How can we keep kids from quitting sports?
Posted by Dean Holden at March 17th, 2013
by Jodi Murphy, 17 January 2013
Want to hear a crazy statistic? “Each year, more than thirty-five million kids register for organized youth sports, yet a staggering 70% of kids quit playing sports by age 13.” Now we all know that the odds of a kid “going pro,” or even just landing a spot on their college team, are pretty slim—but is that the only reason to keep playing sports? Why are so many kids giving up on youth sports at such a young age? Sure, not everyone that signs up for Little League baseball is going to love it, but do 70% of kids really dislike sports that much that they never want to play another sport ever again? Obviously we here at SportsSignup are a little biased, but we feel that playing sports, be it in a youth sports league, intramural team, or just a pickup game at the community center, is something you should want to do your whole life! So what can we as parents, coaches, administrators and officials do to keep kids from quitting sports so young?
1. Prevent burnout by encouraging them to try different sports.
There’s a lot of speculation that kids are burning out on youth sports at a younger and younger age because of specialization. If you start playing baseball when you’re five and that’s all you ever do (league teams, travel teams, pitching lessons, batting instruction, clinics, camps, etc) than it’s no surprise that by 13 you’ve had enough! Obviously this isn’t true for every kid but it’s probably worth considering as a contributing factor. One way to prevent burnout amongst youth athletes is to encourage them to try a different sport each season. It gives them a chance to learn new skills and give new muscles a chance to take over.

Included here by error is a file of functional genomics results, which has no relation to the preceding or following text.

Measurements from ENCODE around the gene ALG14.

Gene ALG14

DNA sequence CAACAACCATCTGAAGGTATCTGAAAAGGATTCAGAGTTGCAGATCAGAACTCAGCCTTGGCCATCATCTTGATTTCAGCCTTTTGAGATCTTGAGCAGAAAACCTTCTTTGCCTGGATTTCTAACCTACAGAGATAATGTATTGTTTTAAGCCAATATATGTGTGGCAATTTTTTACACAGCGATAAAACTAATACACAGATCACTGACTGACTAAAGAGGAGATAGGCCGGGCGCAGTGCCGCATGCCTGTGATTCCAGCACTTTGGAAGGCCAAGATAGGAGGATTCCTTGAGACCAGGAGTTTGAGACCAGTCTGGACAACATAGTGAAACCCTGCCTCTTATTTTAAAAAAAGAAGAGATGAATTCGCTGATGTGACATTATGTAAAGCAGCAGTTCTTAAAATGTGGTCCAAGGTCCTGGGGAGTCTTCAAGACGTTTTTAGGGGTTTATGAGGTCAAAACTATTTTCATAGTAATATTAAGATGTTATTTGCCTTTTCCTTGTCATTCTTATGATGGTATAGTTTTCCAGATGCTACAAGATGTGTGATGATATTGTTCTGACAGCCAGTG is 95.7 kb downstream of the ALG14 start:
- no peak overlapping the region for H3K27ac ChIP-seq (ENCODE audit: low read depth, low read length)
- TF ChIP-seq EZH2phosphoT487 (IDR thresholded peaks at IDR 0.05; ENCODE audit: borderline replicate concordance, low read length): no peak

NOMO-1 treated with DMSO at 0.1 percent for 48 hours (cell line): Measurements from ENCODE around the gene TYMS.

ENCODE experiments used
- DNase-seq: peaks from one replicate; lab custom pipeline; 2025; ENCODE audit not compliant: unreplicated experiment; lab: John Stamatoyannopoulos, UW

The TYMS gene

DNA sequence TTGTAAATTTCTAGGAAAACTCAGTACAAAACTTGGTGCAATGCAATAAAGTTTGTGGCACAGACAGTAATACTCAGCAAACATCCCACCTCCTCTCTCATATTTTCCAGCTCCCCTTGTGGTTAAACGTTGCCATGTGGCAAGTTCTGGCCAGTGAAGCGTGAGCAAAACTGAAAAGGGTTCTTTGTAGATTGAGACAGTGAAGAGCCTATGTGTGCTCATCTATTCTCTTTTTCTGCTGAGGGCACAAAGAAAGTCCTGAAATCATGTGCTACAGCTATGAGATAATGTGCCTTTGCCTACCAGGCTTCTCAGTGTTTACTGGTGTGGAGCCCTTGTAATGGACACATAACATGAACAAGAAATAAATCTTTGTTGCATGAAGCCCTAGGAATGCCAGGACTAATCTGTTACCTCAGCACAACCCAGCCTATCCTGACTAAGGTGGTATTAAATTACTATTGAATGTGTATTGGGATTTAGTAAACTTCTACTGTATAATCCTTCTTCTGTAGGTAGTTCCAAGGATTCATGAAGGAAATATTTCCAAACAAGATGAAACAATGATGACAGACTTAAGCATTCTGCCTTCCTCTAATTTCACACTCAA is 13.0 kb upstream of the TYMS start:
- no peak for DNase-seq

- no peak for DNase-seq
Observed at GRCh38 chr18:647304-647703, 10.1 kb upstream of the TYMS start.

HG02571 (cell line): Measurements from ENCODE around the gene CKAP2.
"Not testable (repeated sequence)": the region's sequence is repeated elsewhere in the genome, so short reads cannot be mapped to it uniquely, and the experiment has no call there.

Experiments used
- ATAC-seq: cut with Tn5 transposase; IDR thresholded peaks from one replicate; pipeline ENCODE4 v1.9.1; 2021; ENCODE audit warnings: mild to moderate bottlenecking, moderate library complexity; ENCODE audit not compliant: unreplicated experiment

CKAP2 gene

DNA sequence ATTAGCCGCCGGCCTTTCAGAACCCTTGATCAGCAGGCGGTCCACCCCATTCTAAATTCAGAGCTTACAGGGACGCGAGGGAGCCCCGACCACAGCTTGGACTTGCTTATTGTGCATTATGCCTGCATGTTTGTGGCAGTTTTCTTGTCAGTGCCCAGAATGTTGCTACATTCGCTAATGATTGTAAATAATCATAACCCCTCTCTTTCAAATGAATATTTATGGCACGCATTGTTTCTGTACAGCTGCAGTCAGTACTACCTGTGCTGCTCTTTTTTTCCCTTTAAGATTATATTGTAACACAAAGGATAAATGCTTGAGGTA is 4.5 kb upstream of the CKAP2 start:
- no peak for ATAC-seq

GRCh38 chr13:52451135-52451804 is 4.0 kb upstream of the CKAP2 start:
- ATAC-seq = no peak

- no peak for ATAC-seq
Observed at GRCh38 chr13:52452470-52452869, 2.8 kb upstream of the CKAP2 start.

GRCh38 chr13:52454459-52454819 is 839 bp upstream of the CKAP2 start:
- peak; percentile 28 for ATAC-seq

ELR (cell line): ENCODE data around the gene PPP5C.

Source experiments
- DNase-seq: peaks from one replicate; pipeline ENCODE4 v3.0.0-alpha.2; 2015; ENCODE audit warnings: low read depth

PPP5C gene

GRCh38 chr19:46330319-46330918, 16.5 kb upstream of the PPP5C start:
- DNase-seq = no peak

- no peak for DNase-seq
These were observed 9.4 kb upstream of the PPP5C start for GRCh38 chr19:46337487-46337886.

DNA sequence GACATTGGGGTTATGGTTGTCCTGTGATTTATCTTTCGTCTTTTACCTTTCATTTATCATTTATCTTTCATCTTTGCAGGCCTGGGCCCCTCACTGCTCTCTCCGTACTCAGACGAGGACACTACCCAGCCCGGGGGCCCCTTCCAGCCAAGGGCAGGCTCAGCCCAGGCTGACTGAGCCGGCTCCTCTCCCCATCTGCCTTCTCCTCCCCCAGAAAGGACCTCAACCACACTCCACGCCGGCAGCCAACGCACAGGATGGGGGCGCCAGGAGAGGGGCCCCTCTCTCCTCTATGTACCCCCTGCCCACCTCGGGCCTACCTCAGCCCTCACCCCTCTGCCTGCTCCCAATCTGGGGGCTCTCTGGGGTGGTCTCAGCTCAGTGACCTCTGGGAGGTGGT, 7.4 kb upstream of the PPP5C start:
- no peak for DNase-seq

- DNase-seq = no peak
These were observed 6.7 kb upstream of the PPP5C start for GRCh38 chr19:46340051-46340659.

2. Stop putting so much pressure on youth athletes!
Stop treating PeeWee football games like they’re the Super Bowl! Of course you want your child to be on the winning team (don’t worry, every sports parent does) but don’t get so lost in the competition of sport that you forget you’re dealing with kids and not professionals. Youth sports organizations are where players learn the fundamental skills of their sports and hone their athletic talents overtime. 7 year olds are bound to make mistakes; they’ll drop a pass, run the wrong way and get caught daydreaming in the outfield. And that’s okay! Chances are you missed a pass or two in your own athletic career, right? Do you think you would have done any better if your mom or dad had been screaming from the sidelines about it? Have a little patience and remember that everyone makes mistakes. If kids feel like they have to perfect the minute they step on the field it’s no wonder they quit by 13—that’s too much pressure for anyone!
3. Remember that it’s still just a game and it should be fun for everyone.
Yes, every great professional and Olympic athlete got their start in a youth sports league somewhere, but chances are they stayed with their chosen sport long past 13 because they had fun doing it! It’s easy to get up at 6 AM on Saturdays for two-a-day practices when you love being out on the field. Youth sports should be fun for everyone involved—not a chore or a “must do.” Even competitive travel teams can still be fun, especially when you’ve got a great coach that really cares and wants the kids to do well as individuals as well as a team.